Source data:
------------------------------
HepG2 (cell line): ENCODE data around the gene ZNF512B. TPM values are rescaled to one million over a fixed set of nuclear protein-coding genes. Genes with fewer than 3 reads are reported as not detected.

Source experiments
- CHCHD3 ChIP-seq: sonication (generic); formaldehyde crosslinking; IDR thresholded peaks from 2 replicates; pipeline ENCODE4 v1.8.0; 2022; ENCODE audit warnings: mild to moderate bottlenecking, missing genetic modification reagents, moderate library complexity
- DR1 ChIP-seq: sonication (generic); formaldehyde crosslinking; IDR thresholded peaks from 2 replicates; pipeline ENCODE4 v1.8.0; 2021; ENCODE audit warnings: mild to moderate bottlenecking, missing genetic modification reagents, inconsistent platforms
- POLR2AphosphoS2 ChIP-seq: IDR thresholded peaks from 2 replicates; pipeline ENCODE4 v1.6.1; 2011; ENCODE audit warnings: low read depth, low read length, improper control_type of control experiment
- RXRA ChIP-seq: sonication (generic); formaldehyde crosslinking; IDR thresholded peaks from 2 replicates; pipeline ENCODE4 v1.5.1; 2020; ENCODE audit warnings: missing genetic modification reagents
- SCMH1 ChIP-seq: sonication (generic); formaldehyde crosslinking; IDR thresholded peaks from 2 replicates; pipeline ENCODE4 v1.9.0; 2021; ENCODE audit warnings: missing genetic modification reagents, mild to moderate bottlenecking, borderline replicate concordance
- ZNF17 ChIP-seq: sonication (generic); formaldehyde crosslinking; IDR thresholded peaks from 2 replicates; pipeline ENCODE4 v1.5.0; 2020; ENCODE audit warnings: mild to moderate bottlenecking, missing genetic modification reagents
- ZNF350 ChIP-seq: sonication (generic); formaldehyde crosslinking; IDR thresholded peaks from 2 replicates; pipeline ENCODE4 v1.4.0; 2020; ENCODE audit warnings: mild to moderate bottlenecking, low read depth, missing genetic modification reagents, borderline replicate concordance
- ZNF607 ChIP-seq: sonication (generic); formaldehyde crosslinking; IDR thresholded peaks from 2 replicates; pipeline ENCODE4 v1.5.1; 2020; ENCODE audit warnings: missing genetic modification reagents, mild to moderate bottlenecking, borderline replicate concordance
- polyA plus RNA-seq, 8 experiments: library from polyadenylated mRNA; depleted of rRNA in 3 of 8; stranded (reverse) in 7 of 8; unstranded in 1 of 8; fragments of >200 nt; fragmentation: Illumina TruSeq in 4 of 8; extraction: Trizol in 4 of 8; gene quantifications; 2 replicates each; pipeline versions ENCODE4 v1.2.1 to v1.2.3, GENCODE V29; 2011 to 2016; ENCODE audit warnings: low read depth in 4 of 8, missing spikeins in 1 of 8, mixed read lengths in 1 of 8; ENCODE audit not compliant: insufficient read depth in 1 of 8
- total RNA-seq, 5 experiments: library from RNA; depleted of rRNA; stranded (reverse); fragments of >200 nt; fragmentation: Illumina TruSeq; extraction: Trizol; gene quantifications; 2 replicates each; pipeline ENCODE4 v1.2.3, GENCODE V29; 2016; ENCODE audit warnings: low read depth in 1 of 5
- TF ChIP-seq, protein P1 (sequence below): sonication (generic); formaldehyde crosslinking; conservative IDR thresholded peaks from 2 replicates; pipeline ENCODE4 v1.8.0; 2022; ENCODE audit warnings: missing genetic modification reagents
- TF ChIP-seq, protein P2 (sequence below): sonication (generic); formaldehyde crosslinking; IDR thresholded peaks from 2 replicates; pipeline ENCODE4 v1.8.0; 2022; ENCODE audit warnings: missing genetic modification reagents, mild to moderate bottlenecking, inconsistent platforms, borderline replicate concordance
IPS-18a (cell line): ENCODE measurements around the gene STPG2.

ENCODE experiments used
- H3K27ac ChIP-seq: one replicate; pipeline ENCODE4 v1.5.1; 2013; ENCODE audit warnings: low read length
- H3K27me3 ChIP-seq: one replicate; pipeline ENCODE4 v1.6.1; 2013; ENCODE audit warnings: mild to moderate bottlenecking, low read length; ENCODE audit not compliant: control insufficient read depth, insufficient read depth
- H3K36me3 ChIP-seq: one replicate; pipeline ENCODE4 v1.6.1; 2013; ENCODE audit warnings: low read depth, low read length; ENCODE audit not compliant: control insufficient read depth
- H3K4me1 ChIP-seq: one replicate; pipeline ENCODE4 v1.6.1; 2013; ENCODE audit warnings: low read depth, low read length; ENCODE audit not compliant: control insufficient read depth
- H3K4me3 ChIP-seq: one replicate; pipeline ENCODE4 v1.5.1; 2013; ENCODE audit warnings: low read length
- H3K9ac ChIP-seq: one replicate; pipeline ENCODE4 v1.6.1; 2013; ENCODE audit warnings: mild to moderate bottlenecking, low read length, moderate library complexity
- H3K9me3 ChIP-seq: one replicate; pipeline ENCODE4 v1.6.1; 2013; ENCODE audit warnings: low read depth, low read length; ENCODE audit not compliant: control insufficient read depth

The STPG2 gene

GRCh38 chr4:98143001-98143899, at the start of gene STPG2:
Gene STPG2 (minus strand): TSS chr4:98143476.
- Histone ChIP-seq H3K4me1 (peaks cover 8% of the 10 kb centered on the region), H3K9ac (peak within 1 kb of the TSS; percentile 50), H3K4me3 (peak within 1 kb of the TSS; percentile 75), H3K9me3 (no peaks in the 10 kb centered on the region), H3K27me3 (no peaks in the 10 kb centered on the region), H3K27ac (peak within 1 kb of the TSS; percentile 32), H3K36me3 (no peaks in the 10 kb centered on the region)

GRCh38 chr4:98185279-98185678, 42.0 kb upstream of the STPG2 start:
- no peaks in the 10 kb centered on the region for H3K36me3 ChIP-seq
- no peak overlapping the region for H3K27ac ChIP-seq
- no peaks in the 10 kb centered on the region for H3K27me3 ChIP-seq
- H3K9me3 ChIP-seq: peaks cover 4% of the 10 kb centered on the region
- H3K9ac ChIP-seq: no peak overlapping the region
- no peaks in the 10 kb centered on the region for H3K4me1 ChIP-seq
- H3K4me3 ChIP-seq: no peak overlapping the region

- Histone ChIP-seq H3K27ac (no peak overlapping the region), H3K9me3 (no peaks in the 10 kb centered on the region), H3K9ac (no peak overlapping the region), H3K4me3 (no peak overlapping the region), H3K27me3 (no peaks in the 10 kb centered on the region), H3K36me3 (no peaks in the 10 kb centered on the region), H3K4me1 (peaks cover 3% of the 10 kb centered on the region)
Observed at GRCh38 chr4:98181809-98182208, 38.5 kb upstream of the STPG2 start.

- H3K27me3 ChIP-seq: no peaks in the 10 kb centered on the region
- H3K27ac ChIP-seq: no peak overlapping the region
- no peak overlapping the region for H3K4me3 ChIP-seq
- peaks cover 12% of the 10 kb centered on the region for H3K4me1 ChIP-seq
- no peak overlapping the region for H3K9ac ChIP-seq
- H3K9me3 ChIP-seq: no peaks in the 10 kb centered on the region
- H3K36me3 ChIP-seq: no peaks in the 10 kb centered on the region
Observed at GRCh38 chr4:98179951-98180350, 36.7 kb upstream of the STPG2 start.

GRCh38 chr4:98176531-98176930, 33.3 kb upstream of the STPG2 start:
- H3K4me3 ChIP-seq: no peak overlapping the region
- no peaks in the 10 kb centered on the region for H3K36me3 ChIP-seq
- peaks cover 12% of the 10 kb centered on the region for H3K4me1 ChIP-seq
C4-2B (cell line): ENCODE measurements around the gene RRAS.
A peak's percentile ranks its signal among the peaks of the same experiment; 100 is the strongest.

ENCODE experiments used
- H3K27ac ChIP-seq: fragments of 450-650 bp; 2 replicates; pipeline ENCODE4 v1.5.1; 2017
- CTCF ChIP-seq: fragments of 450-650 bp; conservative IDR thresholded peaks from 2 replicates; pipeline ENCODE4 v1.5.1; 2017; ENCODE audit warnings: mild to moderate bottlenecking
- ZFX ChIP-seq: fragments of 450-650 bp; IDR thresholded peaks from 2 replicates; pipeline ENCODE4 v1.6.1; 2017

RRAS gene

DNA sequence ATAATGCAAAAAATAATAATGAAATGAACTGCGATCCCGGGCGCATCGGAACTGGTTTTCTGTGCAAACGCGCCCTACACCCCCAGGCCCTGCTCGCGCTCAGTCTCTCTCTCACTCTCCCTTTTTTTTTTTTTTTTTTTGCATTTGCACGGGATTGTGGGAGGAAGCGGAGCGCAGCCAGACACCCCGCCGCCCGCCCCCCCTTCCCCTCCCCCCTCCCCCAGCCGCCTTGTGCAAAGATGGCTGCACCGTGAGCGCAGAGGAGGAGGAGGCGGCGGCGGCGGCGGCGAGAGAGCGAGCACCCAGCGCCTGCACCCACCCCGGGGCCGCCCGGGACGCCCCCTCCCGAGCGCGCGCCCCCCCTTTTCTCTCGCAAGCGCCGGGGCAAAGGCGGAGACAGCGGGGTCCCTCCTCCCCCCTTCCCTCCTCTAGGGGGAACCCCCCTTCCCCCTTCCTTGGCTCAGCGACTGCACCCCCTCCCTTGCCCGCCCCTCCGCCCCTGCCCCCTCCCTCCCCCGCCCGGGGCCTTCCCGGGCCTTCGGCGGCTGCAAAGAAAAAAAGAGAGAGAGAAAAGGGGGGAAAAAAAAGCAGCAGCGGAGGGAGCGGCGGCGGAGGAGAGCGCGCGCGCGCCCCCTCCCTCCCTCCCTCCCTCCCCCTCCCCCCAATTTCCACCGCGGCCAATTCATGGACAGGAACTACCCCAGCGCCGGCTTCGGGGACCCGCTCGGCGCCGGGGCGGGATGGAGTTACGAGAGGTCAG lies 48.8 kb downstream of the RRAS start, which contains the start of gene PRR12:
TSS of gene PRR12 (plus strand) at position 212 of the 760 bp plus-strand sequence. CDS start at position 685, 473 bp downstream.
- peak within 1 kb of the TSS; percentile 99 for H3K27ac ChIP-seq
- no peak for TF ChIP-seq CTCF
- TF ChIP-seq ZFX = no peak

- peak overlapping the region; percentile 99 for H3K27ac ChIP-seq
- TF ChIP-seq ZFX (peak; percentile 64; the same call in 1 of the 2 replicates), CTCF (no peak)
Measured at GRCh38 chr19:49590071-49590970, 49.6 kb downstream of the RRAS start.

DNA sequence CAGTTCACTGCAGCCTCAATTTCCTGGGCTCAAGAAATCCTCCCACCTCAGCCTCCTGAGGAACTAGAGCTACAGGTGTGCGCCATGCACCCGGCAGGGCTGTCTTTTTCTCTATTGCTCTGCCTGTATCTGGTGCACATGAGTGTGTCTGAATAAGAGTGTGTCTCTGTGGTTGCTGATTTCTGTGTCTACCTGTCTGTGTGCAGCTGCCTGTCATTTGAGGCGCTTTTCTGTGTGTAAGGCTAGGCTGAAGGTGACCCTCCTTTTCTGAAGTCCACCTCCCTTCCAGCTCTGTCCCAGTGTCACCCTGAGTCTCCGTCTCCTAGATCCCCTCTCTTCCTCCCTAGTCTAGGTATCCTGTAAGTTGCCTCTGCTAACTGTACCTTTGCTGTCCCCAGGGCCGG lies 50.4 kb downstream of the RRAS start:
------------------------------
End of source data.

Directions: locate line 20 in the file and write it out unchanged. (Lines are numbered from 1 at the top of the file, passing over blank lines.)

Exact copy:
- H3K4me1 ChIP-seq: one replicate; pipeline ENCODE4 v1.6.1; 2013; ENCODE audit warnings: low read depth, low read length; ENCODE audit not compliant: control insufficient read depth